Social medicine in Latin America: productivity and dangers facing the major national groups

Lancet. 2001 Jul 28;358(9278):315-23. doi: 10.1016/S0140-6736(01)05488-5.


There is little knowledge about Latin American social medicine in the English-speaking world. Social medicine groups exist in Argentina, Brazil, Chile, Colombia, Cuba, Ecuador, and Mexico. Dictatorships have created political and economic conditions which are more adverse in some countries than others; in certain instances, practitioners of social medicine have faced unemployment, arrest, torture, exile, and death. Social medicine groups have focused on the social determinants of illness and early death, the effects of social policies such as privatisation and public sector cutbacks, occupational and environmental causes of illness, critical epidemiology, mental health effects of political trauma, the impact of gender, and collaborations with local communities, labour organisations, and indigenous people. The groups' achievements and financial survival have varied, depending partly on the national context. Active professional associations have developed, both nationally and internationally. Several groups have achieved publication in journals and books, despite financial and technical difficulties that might be lessened through a new initiative sponsored by the US National Library of Medicine. The conceptual orientation and research efforts of these groups have tended to challenge current relations of economic and political power. Despite its dangers, Latin American social medicine has emerged as a productive field of work, whose findings have become pertinent throughout the world.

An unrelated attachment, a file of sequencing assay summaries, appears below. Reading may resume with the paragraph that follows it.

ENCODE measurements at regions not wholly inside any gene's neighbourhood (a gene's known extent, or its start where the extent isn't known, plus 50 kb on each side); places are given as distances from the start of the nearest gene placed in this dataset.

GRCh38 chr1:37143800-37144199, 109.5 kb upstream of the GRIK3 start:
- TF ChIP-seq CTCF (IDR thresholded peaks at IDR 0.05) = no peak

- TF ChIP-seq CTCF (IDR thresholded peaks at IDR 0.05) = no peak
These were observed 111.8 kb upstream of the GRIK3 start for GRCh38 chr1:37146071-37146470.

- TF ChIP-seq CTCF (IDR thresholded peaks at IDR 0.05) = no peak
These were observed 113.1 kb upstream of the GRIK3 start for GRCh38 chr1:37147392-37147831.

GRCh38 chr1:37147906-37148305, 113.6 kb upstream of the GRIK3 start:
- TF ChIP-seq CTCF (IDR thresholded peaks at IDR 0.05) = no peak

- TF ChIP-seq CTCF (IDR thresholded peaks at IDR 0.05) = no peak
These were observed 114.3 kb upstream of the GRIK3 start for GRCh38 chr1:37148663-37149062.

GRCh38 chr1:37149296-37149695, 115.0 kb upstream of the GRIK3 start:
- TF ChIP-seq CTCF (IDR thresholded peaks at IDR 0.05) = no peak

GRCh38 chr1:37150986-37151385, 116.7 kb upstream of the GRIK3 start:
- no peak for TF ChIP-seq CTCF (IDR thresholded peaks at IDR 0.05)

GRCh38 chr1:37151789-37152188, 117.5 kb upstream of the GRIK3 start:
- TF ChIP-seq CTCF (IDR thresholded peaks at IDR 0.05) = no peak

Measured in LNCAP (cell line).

Publication types

  • Research Support, Non-U.S. Gov't
  • Research Support, U.S. Gov't, P.H.S.
  • Review

MeSH terms

  • Aged
  • Humans
  • Latin America
  • Male
  • Politics*
  • Public Health / trends*
  • Social Medicine / organization & administration*
  • South America